Buckley, Vail Resorts readying for courtroom battle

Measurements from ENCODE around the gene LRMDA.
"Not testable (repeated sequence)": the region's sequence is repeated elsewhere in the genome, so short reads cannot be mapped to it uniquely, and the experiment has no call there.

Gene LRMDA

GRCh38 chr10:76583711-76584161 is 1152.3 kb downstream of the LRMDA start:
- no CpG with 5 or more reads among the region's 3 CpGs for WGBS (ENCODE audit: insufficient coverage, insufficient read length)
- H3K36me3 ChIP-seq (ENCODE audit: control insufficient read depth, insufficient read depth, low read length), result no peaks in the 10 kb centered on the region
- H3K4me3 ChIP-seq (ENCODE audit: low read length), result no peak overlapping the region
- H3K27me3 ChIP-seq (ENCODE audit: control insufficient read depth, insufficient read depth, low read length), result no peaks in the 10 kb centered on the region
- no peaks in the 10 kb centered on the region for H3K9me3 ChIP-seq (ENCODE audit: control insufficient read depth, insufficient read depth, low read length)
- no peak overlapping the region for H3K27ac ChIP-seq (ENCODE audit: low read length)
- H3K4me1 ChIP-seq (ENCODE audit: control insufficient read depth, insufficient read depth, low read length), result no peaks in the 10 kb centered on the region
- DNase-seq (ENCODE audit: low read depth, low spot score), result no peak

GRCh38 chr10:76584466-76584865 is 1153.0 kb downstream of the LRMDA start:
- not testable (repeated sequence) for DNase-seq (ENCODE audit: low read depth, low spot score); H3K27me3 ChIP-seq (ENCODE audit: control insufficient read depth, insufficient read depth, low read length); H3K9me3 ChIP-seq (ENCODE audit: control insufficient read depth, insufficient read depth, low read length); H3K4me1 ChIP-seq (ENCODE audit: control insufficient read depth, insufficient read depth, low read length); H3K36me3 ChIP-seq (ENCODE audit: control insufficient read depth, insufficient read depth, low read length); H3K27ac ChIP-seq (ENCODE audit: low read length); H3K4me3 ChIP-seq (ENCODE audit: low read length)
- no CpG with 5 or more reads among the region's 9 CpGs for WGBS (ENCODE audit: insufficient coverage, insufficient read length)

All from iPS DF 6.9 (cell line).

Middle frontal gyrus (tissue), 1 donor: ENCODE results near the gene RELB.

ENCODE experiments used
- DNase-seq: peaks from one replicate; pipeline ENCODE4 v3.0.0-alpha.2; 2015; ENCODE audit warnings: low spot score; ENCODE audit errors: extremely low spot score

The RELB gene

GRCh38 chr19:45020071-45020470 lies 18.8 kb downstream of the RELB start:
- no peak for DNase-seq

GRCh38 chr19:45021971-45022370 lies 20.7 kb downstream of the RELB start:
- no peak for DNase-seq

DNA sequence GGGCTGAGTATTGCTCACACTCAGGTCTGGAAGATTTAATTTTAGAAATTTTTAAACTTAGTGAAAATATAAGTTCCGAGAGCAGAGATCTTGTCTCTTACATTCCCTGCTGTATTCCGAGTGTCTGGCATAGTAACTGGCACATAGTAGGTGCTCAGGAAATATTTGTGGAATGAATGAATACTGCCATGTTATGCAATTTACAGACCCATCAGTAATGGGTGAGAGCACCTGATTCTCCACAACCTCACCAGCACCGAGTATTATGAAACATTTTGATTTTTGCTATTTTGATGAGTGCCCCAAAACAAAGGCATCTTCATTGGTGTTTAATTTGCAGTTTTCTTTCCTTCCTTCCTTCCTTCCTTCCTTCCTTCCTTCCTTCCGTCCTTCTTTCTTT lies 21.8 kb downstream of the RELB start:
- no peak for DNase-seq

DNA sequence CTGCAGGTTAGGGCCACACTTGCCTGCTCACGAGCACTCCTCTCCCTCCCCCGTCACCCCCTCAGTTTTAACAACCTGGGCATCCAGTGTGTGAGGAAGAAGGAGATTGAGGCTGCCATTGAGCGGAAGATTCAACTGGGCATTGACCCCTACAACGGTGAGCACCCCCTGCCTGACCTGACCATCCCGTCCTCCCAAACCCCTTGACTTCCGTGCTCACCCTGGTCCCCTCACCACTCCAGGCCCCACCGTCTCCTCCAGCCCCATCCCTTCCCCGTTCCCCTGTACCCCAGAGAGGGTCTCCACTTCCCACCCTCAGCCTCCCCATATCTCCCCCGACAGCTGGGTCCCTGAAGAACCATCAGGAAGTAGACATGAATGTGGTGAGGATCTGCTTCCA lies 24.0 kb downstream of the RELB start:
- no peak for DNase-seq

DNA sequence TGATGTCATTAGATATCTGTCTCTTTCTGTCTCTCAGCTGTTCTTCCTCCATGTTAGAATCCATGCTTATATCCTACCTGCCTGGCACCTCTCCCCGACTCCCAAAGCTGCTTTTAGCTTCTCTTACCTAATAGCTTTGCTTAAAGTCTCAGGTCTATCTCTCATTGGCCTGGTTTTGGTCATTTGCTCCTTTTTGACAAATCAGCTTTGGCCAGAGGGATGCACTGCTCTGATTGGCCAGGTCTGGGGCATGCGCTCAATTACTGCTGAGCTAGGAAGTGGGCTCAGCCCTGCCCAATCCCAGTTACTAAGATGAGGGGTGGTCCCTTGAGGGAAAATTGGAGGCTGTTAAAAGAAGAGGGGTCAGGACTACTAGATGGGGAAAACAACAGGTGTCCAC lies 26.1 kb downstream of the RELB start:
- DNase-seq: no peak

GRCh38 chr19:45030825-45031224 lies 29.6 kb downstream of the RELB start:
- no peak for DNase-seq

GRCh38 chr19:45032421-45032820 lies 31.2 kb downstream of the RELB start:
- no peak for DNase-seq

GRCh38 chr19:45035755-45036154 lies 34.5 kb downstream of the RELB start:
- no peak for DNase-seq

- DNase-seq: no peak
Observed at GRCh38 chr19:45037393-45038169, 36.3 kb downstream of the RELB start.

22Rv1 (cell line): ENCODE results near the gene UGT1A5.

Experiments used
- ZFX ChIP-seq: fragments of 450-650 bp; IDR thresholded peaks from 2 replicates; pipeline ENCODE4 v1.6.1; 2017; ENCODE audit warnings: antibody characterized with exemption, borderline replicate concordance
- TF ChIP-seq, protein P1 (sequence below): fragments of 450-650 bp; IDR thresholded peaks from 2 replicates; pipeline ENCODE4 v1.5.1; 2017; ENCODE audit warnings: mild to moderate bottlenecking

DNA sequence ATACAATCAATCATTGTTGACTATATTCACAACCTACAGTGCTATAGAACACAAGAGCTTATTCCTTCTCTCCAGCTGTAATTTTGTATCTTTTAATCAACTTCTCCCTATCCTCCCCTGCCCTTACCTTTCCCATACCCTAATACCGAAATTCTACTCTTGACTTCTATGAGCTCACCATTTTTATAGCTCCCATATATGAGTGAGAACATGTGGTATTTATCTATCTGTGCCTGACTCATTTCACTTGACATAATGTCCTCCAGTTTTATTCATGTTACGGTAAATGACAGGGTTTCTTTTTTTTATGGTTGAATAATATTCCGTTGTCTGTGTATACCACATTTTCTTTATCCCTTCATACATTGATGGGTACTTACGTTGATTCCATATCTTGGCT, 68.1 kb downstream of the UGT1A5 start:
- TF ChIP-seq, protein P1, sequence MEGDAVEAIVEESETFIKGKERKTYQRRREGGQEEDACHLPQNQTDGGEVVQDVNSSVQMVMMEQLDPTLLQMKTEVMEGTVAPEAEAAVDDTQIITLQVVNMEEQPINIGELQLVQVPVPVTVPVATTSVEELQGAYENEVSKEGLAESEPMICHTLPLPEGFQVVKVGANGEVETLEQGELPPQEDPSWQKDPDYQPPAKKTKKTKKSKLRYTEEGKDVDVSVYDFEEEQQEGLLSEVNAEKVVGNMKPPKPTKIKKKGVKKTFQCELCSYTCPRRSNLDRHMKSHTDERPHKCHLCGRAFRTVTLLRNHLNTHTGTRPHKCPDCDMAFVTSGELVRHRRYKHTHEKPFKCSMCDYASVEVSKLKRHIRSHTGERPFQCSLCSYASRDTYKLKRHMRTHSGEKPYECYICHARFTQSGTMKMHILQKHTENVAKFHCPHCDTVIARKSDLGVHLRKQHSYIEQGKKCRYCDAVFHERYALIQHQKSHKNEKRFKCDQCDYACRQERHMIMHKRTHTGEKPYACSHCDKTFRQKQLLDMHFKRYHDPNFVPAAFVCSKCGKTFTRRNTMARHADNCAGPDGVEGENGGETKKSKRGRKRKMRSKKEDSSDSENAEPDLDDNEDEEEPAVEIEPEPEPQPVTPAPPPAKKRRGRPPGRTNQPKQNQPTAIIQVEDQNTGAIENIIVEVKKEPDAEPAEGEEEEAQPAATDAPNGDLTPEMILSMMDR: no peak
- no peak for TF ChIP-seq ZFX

Eagle County District Court Judge Tom Moorhead ruled in favor of Avon Town Councilman Pete Buckley, rejecting Vail Resorts’ motion to dismiss Buckley’s $2 million lawsuit.”We are pleased with Judge Moorhead’s rulings,” said Buckley. “His rulings help clear the way to getting our case in front of an Eagle County jury.”Martha Rehm, senior vice president and general counsel of Vail Resortssaid she can’t wait to cross swords in court.”Peter Buckley’s outrageous statements, absurd allegations andunfair attack achieve the almost impossible – they make Vail Resortsinto a victim,” said Rehm.Pete Buckley and his wife operate InternetVail.com, a home computer and Internet business. They were accused of illegally flooding Vail.net’s e-mail server with almost 20,000 “spam” messages, or bogus e-mails. Those charges were dropped by District Attorney Mark Hurlbert because of insufficient evidence. Hurlbert said Vail.net’s services had been disrupted, but he couldn’t prove Buckley was the one responsible.Vail.net is partially owned by Vail Resorts, and competes with Buckley’s company for high-speed Internet clients.Buckley said his case against the ski company started with a $7,000 action in small claims court about a year and a half ago. It has since escalated into a $2 million lawsuit in which Buckley is alleging defamation, abuse of process and malicious prosecution.”I fully intend to hold these individuals responsible for actions that resulted in me being falsely charged with three felony counts,” said Buckley. “Their actions have damaged my business and have hurt my and my wife Debbie’s reputations.”Baloney, says Rehm.”In this matter, we are absolutely, utterly, definitely, totally, completely, unequivocally, positively, 100-percent certain that right is on our side,” said Rehm.Buckley’s lawsuit names John Uhley, vice president of internet services for Vail.net; Vail Resorts and Vail.net.”Let’s call a spade a spade,” said Rehm. “Peter Buckley, whose company InternetVail.com is a direct competitor of Vail.net, which is partially owned by Vail Resorts, has declared war on Vail Resorts.”Buckley alleges everything started when he and his wife, Debbie, helped force competition for high speed Internet access in Avon with Vail.net. Buckley said the Avon Town Council, of which his wife is also a member, started legal action against AT&T Broadband two years ago, forcing AT&T to build out Avon’s broadband system. That provided the entire town with access to high-speed cable modems from a company other than Vail.net.That effectively eliminated Vail.net’s high-speed data monopoly in Avon, Buckley said, giving Avon residents a choice between Vail.net or AT&T for high-speed Internet.Buckley said it was after he and the town council prodded AT&T to create competition for high-speed access that his problems with Vail Resorts began.”It was after their Vail.net monopoly was eliminated that Debbie and I were first served with a search warrant,” said Buckley.That search warrant, he said, resulted from a Vail.net employee’s report.Buckley said his computer expert, Buddy Shipley, gave a convincing technical presentation to the Colorado Bureau of Investigation’s computer experts in Denver, which Hurlbert attended. After that presentation, Hurlbert dropped the felony charges.Buckley said he has won in every court appearance since then: beating the three felony counts, beating Vail Resorts motion to get the lawsuit dismissed, and beating Vail Resorts request to get him to pay their court costs.”We look forward to the day of our civil trial,” said Buckley. “We have an excellent case.”The wheels of justice turn slowly, and when the case is decided, Rehm said, those wheels will turn in Vail Resorts’ direction.”It has often been said that he who laughs last, laughs best,” said Rehm. “We cannot wait to be vindicated in the court of law and in the court of public opinion.”The case- September 2001 – Vail.net, a local e-mail and Internet provider owned by Vail Resorts, reports its server was overwhelmed with nearly 20,000 messages, effectively shutting down service to Vail.net customers.- October 2001 – Charges of felony computer crime and transmitting a computer virus are filed by the District Attorney’s Office; the Eagle County Sheriff’s Office and the Colorado Bureau of Investigation seize a dozen computers from Buckley’s home- February 2002 – Buckley gets his computers back.- June 2002 – Buckley files a defamation lawsuit against Vail Resorts, Vail.net and John Uhley of Vail.net.- January 2003 – A judge dismisses charges against Buckley stemming from an error made when the charges were originally filed.- February 2003 – Hurlbert refiles charges against Buckley.- April 2003 – Bruce Black, attorney for Vail Resorts, John Uhley and Vail.net introduces a motion to dismiss the defamation lawsuit.- July – Hurlbert attends a presentation about computer systems at the Colorado Bureau of Investigation. After that presentation, he drops the charges against Buckley.- December – District Court Judge Tom Moorhead rejects Vail Resorts request to dismiss Buckley’s $2 million lawsuit. Buckley’s lawsuit accuses Vail Resorts of defamation, abuse of process and malicious prosecution. The case appears headed for trial.
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